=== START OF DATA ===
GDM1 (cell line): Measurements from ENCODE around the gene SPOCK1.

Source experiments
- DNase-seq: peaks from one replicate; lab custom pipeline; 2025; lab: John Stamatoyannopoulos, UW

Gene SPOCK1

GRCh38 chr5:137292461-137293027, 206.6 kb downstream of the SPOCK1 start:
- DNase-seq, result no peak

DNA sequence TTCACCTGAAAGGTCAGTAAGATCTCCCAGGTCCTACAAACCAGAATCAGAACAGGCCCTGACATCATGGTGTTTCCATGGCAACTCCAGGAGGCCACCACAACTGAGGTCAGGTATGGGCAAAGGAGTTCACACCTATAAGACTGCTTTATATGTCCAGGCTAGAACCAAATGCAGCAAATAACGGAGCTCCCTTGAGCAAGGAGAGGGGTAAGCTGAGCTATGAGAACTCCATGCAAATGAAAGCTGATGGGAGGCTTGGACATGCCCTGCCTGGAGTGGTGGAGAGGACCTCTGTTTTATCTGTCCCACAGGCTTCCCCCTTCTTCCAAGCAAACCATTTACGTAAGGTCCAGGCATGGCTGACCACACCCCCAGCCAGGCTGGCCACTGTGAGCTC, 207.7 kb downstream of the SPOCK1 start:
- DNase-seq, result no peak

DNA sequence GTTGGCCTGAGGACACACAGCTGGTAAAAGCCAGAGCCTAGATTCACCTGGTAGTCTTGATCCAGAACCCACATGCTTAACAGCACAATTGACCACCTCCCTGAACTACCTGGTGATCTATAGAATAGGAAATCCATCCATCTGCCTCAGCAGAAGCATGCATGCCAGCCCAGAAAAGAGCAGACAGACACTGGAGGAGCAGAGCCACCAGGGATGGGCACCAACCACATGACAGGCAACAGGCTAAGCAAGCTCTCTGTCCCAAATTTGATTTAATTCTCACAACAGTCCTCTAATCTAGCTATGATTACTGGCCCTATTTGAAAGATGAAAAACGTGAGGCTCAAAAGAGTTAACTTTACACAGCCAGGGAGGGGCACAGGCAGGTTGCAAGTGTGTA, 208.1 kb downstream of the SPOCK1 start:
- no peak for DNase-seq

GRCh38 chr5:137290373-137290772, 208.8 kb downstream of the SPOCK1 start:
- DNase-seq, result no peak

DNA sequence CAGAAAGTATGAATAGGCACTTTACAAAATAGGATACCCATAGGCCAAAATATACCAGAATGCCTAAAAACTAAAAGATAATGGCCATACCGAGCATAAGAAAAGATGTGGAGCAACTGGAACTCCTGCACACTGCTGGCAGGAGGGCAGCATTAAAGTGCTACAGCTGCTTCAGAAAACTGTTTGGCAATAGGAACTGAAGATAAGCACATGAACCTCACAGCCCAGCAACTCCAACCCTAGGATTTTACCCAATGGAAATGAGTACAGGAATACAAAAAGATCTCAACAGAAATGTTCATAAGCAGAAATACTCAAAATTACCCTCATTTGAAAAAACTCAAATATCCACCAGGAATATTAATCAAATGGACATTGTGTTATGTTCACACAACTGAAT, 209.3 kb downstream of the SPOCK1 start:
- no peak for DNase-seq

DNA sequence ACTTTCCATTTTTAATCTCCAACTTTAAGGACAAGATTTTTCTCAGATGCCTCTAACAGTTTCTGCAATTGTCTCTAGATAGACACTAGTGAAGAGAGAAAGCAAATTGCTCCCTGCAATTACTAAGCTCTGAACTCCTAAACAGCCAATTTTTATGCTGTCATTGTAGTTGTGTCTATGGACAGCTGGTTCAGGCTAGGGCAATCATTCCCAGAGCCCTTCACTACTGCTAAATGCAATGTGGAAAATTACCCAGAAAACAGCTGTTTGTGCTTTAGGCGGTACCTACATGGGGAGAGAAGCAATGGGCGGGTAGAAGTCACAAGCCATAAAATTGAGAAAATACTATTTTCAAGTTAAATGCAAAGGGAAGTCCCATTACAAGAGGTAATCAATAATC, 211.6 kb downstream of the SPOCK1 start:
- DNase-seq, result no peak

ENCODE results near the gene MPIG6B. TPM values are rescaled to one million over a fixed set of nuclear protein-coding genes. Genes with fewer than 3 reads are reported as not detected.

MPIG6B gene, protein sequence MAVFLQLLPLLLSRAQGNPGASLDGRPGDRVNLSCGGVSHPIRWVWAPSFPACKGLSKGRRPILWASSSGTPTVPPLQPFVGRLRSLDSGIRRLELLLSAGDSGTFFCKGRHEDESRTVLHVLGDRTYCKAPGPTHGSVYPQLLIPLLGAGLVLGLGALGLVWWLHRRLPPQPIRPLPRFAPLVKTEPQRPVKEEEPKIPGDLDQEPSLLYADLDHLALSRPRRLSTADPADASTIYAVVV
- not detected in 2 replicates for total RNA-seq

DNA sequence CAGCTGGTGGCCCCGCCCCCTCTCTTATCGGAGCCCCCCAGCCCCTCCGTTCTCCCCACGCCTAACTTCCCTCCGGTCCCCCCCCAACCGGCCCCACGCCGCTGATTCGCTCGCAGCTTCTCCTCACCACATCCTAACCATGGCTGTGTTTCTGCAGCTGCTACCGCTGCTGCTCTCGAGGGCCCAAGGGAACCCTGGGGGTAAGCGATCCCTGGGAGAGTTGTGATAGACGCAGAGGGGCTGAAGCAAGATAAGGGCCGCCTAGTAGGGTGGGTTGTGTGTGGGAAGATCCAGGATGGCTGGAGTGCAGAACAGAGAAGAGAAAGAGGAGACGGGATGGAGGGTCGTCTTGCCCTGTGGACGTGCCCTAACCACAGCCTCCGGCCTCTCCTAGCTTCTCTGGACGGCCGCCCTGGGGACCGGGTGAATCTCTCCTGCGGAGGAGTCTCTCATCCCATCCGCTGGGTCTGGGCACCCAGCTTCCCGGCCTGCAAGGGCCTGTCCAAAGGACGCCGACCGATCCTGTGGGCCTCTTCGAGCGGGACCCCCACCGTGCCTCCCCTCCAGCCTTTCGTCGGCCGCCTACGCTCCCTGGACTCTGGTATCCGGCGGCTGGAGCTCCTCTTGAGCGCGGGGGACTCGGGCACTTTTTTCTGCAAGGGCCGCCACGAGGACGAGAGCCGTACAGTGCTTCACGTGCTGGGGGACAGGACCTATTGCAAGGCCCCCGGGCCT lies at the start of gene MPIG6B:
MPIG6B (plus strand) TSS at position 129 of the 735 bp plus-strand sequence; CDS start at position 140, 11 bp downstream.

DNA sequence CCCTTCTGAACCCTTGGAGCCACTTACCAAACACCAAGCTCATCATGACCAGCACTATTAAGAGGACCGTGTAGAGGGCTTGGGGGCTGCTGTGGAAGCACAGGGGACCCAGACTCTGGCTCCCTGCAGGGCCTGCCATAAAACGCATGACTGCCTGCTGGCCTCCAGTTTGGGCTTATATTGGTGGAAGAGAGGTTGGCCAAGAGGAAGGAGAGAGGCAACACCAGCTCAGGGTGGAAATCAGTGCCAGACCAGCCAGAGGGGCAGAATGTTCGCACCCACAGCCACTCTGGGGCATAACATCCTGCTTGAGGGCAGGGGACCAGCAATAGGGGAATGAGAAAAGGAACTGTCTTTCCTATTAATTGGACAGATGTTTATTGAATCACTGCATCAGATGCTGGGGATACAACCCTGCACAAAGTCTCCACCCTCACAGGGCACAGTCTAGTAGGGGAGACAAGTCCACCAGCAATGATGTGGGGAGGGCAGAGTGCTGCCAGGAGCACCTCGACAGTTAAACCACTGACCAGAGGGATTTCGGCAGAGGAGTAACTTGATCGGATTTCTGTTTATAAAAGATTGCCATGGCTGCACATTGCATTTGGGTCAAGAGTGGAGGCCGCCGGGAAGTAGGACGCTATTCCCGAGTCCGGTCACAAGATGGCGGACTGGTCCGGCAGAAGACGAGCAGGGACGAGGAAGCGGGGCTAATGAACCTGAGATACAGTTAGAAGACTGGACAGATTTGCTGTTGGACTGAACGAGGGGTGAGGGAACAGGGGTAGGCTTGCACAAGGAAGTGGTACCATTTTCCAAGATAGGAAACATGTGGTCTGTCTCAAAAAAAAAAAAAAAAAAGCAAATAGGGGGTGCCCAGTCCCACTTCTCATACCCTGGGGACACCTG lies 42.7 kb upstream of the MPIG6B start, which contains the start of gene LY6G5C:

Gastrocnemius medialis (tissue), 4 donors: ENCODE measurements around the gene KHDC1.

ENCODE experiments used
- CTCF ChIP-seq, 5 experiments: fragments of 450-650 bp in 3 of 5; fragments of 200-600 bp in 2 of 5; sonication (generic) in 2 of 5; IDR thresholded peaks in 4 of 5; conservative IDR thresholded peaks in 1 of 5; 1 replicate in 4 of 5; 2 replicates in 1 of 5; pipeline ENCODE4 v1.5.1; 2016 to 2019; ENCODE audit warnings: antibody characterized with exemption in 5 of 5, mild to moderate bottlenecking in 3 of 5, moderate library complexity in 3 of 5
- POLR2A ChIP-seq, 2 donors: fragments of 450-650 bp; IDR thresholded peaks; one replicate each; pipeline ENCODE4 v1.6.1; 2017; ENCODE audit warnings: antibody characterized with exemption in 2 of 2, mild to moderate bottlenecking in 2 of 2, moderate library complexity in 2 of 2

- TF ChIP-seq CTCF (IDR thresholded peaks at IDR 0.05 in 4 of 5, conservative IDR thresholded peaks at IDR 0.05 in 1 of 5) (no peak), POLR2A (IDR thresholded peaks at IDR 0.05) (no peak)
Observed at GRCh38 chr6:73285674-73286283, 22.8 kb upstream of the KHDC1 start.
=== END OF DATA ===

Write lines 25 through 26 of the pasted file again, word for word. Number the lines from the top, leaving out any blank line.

- CTCF ChIP-seq, 5 experiments: fragments of 450-650 bp in 3 of 5; fragments of 200-600 bp in 2 of 5; sonication (generic) in 2 of 5; IDR thresholded peaks in 4 of 5; conservative IDR thresholded peaks in 1 of 5; 1 replicate in 4 of 5; 2 replicates in 1 of 5; pipeline ENCODE4 v1.5.1; 2016 to 2019; ENCODE audit warnings: antibody characterized with exemption in 5 of 5, mild to moderate bottlenecking in 3 of 5, moderate library complexity in 3 of 5
- POLR2A ChIP-seq, 2 donors: fragments of 450-650 bp; IDR thresholded peaks; one replicate each; pipeline ENCODE4 v1.6.1; 2017; ENCODE audit warnings: antibody characterized with exemption in 2 of 2, mild to moderate bottlenecking in 2 of 2, moderate library complexity in 2 of 2